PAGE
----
Antique dealers will have researched them and marked them way up before you even get a chance to treasure hunt for them. But flea markets and swap meets are often a treasure trove of trash that really isn't. You just have to dig through the stuff to uncover what you're looking for.
Other tobacco collectibles worth treasure hunting for: ashtrays (especially vintage ashtrays from famous clubs, like 21 or restaurants like The Brown Derby); vintage lighters (there are some great stainless steel figurine lighters worth collecting: I sold one shaped like a 1930s airplane), but the novelty lighters are also fun to find and sell: pin-ups or advertising promos from the Mid Century. If you find an old GM or Chrysler car advertising lighter, sell! And, finally: matches.
I recently sold a batch of 5 OLD GM matches (more valuable now because of GM's current problems and changes). I have a big bag of old match books, which I collected mainly for the graphics - but with all the companies going out of business, some of these match books have grown in value since I snagged them at an estate sale. Matches (only those in very good condition, without striker damage) are easy to find at flea markets and swap meets. You won't make a mint off them, but depending on what you find, you can make some fast cash.
Finally-finally, if you are looking for a place to sell your cigarette packs, trading cards, ashtrays, lighters or matches, try eBay, Bonanzle (free to list, easy to use, and friendly) or even Etsy. If you have some time on your hands and a flea market or swap meet close by, you can get started making a little pocket money by looking for cigarette collectibles. Despite the rough economy, there seems to be a thriving collectibles market for tobacco products and for certain collectible niches overall, although buyers are pickier and looking for bargains. It's a buyers' market now, but that's no reason not to sell the "hot" stuff.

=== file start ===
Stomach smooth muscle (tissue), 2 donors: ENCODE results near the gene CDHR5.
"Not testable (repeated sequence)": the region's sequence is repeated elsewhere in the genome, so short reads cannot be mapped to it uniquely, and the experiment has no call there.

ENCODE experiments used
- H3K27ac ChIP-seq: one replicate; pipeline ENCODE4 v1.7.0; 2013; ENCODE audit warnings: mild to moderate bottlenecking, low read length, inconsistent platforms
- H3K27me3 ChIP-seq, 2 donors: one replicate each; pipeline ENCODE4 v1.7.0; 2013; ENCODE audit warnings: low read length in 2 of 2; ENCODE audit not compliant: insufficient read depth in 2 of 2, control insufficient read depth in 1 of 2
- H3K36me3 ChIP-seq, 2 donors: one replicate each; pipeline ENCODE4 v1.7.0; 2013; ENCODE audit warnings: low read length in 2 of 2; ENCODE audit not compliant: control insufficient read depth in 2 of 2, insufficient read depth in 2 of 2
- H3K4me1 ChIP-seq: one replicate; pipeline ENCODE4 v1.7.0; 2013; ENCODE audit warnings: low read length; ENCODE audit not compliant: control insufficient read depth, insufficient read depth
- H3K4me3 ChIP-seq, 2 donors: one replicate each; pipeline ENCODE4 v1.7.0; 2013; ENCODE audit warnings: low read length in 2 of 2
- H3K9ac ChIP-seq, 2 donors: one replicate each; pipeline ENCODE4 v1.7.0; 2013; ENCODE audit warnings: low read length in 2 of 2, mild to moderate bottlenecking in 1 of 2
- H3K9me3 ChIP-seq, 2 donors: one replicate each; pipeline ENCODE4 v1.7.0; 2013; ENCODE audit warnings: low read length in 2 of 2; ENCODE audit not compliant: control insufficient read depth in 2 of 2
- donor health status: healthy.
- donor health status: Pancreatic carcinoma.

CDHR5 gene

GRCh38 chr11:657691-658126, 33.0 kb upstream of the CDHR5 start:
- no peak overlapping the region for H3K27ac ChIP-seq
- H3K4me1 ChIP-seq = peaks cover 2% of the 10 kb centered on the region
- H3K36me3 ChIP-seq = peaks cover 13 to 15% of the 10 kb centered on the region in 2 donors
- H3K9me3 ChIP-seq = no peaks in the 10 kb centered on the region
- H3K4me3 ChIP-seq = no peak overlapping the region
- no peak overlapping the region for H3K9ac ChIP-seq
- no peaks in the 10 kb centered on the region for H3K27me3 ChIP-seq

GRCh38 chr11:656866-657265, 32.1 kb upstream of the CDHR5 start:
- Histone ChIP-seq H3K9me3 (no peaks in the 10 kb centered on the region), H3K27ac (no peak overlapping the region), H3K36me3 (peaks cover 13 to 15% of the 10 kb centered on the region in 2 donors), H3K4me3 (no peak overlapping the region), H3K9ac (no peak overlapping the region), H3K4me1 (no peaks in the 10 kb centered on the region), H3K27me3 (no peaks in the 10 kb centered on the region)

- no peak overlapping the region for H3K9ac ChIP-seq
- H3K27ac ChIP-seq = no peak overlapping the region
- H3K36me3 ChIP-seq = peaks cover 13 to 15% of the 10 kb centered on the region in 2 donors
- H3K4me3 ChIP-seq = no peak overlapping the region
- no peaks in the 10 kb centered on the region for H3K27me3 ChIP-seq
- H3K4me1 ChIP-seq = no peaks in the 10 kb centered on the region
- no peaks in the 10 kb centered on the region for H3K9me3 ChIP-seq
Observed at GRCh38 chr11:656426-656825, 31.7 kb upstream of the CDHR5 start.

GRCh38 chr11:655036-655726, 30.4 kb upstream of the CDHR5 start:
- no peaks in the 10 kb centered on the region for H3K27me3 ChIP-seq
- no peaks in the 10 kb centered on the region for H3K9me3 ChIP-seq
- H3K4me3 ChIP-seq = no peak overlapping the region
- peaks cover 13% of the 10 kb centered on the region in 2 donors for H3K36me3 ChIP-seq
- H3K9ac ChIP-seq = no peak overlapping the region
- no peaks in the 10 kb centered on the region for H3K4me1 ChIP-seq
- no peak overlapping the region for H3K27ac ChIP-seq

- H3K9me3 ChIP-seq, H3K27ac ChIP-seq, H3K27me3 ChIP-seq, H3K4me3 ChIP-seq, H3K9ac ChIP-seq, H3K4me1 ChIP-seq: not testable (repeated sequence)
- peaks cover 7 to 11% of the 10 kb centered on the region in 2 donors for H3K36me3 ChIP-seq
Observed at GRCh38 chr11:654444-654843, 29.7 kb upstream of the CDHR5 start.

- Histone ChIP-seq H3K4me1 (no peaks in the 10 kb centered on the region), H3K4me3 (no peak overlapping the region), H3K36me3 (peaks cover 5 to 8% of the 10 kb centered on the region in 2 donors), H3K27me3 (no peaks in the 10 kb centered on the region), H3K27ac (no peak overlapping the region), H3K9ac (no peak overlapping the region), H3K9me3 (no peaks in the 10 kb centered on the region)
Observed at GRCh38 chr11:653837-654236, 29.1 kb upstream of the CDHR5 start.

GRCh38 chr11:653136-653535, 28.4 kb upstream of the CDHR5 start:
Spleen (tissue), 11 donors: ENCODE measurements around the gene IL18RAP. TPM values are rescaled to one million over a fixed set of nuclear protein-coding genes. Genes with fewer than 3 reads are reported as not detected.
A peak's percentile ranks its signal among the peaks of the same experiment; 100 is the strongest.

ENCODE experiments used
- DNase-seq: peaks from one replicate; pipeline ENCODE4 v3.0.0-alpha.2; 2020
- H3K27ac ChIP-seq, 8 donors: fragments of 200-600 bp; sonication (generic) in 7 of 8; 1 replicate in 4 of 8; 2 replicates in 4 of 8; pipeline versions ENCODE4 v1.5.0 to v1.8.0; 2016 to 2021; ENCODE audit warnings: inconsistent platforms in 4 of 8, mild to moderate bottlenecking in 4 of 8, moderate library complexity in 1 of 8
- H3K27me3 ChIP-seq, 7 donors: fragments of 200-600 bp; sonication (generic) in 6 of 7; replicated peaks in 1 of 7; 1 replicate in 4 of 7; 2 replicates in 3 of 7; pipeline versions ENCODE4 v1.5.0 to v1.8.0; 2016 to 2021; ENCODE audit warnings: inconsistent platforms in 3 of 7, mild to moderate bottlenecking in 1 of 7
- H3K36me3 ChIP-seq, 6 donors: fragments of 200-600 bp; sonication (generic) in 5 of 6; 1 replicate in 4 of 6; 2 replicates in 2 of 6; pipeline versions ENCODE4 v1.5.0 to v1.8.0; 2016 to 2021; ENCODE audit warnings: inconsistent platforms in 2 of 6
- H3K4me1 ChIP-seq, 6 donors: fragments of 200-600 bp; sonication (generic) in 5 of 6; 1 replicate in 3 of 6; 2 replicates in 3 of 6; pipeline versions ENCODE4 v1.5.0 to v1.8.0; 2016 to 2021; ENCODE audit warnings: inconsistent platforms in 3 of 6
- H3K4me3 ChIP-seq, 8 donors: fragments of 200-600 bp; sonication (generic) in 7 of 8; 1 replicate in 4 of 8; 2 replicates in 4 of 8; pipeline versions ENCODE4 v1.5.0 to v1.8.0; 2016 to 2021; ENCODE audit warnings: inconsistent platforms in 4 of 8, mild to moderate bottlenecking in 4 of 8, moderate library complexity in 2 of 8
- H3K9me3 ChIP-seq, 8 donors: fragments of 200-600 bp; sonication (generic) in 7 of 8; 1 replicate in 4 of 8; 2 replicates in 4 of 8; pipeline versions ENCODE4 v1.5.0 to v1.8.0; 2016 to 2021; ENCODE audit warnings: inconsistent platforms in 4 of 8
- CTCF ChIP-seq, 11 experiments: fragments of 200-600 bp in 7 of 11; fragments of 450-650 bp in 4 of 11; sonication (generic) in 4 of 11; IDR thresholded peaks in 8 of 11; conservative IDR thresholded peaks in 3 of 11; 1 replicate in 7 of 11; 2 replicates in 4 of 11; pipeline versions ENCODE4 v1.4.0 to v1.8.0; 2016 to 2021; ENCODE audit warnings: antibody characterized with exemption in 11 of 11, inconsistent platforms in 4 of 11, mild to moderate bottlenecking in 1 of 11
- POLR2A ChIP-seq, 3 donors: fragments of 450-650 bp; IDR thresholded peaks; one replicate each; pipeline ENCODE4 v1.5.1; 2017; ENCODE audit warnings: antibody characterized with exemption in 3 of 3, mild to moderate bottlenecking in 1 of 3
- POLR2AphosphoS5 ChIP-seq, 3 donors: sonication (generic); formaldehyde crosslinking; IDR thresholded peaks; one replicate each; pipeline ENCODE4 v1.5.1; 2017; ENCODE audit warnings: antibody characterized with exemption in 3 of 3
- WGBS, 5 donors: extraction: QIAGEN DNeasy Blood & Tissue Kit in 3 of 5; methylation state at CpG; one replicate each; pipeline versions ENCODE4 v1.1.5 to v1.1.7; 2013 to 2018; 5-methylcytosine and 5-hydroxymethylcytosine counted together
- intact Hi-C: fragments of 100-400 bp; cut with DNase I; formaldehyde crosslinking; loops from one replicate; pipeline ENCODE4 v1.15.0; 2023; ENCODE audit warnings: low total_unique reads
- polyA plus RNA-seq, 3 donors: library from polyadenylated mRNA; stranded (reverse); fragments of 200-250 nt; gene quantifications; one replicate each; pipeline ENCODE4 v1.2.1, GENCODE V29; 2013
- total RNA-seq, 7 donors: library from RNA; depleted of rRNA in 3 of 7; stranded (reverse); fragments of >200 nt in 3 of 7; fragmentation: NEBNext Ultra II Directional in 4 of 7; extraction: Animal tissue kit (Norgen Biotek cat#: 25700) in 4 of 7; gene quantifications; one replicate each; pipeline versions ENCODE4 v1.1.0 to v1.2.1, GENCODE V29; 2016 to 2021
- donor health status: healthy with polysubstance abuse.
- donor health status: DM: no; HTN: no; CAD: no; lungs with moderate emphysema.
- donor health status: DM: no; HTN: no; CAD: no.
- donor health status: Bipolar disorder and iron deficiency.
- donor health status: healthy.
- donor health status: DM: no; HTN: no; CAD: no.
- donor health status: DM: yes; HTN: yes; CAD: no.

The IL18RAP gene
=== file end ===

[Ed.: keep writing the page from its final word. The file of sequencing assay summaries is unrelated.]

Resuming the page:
Resources: Personal experience, Good-bye to All That book (1970), eBay, internet references.
Billy Beer first came on the scene in 1977. It garners its name from the late Billy Carter (1937-1988), the younger, hard-drinking brother of then-President Jimmy Carter. Billy Beer was on the scene briefly, but has acquired its own unique place in urban legend and collectible breweriana circles.
Billy Carter: President Jimmy Carter's Brother
Former Georgia governor Jimmy Carter was elected President of the United States in November 1976, narrowly defeating Republican incumbent Gerald R. Ford. With the election of Carter – who hailed from the small town of Plains, Georgia – the media/public focus became even more intense on Carter's family. That attention eventually led to the President's younger brother, William Alton "Billy" Carter III, one of the more colorful members of the prez's brood.
An ex-marine who served four years in the Corps, Billy worked in the family peanut business and also went on to famously operate a service station in Plains, Georgia. Billy, who with wife Sybil (Spires) Carter had six children, first vaulted into the spotlight during his brother's 1976 presidential campaign. Known as a hard-drinking, beer-guzzling good ol' Southern boy, Billy often "campaigned" in bars and taverns, putting in the good word for his brother, the Democratic nominee for President. In one famous incident an obviously intoxicated Billy unzipped his fly and urinated on an airport runway with the press duly recording his faux pas. Well, when you have to go, you have to go...
Billy Carter also made trouble for his brother the President, famously visiting Libya on three separate occasions in 1978-79. He was reportedly given a loan of $220,000 by the Muammar Gaddafi regime, with former renegade CIA officer Edwin P. Wilson later alleging that Billy received $2 million from Libya. Billy's behavior eventually led to President Carter declaring that his brother's foreign activities in no way influenced his thinking or American policy.
Billy Carter, who later quit drinking and did a stint at the Betty Ford Center for treatment of his alcoholism, died of pancreatic cancer at age 51 in Plains, Georgia, on September 25, 1988.
Billy Carter on the cover of Time magazine, August 4, 1980 - Time-Life, Inc.